||Ask the Dollar Diva
401(k) allocation for twenty-somethings
Dear Dollar Diva,
I am 26 years old and have the opportunity to
participate in my company's 401(k) plan with a 50 percent match.
My problem is not how much to invest, but where. There
are 12 different mutual funds to choose from, including index funds,
emerging growth, value, overseas, aggressive growth and bond funds.
At this point in my life, where should I allocate
should I allocate my money?" is the most important question
an investor can ask. Deciding on an asset allocation and rebalancing
your portfolio every year to keep the percentages where you want
them are the keys to maximizing returns and minimizing risk.
Before you can decide on an asset allocation for your
401(k) plan, you need to understand the three main mutual fund categories:
1. Investment objective: Conservative
or aggressive? Life's a trade-off.
Conservative investors trade lower returns for lower risk and preservation
of capital. Owning bonds is less risky than owning stocks, and owning
stocks in large U.S. companies is less risky than owning stocks
in small, foreign companies. The older you get, the more conservative
your investing should become.
Aggressive investors trade higher risks and periods
of high anxiety for higher returns. With a lifetime of investing
ahead of you, you can afford to take a more aggressive approach;
but you have to stay the course. The stock market is volatile; when
it takes a dive, you have to hold tight, believing it will follow
its historical pattern of bouncing back and moving forward in the
2. Investment style: Growth,
value or blend?
Growth funds look for companies whose sales and earnings are growing
faster than average; the stock price is usually expensive in relation
to current earnings. In other words, the price/earnings ratio (P/E
ratio) will be high.
Value style funds look for companies with stock prices
that are cheap, relative to their current earnings. In other words,
the P/E ratio will be low. Read the Diva's "What
is value investing?" for more on this investment style.
Blend funds use a combination of investment styles.
3. Size of company: Large-cap,
mid-cap or small-cap?
"Cap" means "capitalization." A company's market-capitalization
is its share price multiplied by the number of shares owned by investors.
Large-cap funds invest in large companies; mid-cap
funds in medium-size companies; small-cap funds in small companies.
For more on this, read the Diva's "What
is market capitalization?"
Before the Diva suggests an asset allocation for you,
here are some comments on the specific funds you asked about:
You need to understand what an "index" is before you can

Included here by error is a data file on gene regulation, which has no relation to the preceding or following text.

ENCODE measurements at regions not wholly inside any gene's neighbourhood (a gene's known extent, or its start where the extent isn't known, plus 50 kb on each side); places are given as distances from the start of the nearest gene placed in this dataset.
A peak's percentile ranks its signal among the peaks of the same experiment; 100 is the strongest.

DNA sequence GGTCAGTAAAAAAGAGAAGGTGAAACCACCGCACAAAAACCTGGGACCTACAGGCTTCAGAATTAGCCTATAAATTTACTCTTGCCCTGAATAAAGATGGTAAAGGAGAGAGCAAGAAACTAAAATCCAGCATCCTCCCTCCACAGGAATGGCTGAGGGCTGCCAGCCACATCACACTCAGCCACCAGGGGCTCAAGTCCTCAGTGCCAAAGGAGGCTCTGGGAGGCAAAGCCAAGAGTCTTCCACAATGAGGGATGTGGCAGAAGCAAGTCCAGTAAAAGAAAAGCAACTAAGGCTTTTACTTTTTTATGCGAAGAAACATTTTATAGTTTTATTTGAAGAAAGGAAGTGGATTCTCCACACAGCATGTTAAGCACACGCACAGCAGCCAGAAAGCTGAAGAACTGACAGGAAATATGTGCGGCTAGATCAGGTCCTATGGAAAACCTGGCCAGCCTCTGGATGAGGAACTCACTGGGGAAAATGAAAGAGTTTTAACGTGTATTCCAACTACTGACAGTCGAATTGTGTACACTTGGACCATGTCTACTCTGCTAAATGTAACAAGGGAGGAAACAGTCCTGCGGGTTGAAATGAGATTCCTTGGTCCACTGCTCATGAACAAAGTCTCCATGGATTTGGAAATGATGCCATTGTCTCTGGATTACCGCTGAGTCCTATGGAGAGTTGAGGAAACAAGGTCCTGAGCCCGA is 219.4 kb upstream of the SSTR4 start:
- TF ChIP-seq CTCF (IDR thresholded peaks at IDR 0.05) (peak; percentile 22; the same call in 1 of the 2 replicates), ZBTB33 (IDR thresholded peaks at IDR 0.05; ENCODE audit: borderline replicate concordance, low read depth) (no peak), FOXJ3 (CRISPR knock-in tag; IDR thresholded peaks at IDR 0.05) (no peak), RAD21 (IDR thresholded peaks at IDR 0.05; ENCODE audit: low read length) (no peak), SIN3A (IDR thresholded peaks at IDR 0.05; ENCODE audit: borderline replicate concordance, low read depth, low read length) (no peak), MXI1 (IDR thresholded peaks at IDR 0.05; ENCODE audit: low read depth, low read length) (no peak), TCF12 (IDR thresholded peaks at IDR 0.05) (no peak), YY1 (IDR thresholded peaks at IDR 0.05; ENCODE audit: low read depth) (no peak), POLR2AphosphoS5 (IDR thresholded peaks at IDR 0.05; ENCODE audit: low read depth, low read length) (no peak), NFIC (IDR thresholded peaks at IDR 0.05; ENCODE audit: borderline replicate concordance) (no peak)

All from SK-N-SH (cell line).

understand what an "index fund" is:
- Index: An "index"
measures and reports the performance of a particular group of
stocks. It's a benchmark, or bogey, for the group it represents.
The benchmark for most mutual funds is the S&P 500.
- S&P 500 index:
This index measures the total change in market value of America's
500 most widely held public companies. The goal of most stock
mutual funds is to beat the S&P 500. Over the long haul, hardly
any of them do, so an S&P 500 index fund is a good place to
put your large-cap investment dollars.
- Index fund:
An "index fund" buys the same stocks that make up a
particular "index." Vanguard
is the 800-pound gorilla of index fund investing.
An index fund that mirrors the S&P 500 is a large-cap
fund, holding a blend of growth and value stocks. Expect your investment
in this type of fund to be boring, effortless and profitable.
There are indexes to measure every segment of the
investment market. To learn more, read the Diva's "You'll
need an index to do the job."
Emerging growth fund
An emerging growth fund buys stocks in companies in less-developed
countries, such as Mexico, Malaysia, Chile, Jordan, the Philippines
and Argentina. Because of the political and economic instability
of the emerging markets, these funds are volatile and risky.
Overseas funds buy stocks and bonds in foreign companies. Global
funds have a mix of U.S. and foreign holdings.
Aggressive growth funds invest in companies whose sales and earnings
are expected to soar in the future. These funds have periods of
huge losses and periods of huge gains; you're betting that over
time the gains will far outweigh the losses. You need a strong stomach
and long time frame to invest in this type of fund.
Bond funds invest in bonds. A conservative fund invests in U.S.
government bonds; an aggressive fund invests in high-yield or "junk
Suggested asset allocations
For more information on the various types of mutual
funds, visit the Morningstar
Web site. Morningstar is the leading provider of independent
data, analysis and editorial commentary on mutual funds.
Do yourself a favor and use the free Morningstar "Quicktake
Reports" to check out the mutual funds offered by your company's
401(k) plan. Among other things you'll learn the name and tenure
of the fund managers, what fees they charge, investment styles,
size of companies the funds invest in, performance data and risk/return
If this is too much information to digest before it's
time to make your first 401(k) contribution, don't despair: Put
the entire contribution in an S&P 500 index fund, or other large-cap,
blend fund, until you've had time to decide what allocation you're
going to feel comfortable with and what individual funds you wish
-- Posted: Nov. 1, 2001
-- Posted: Nov. 1, 2001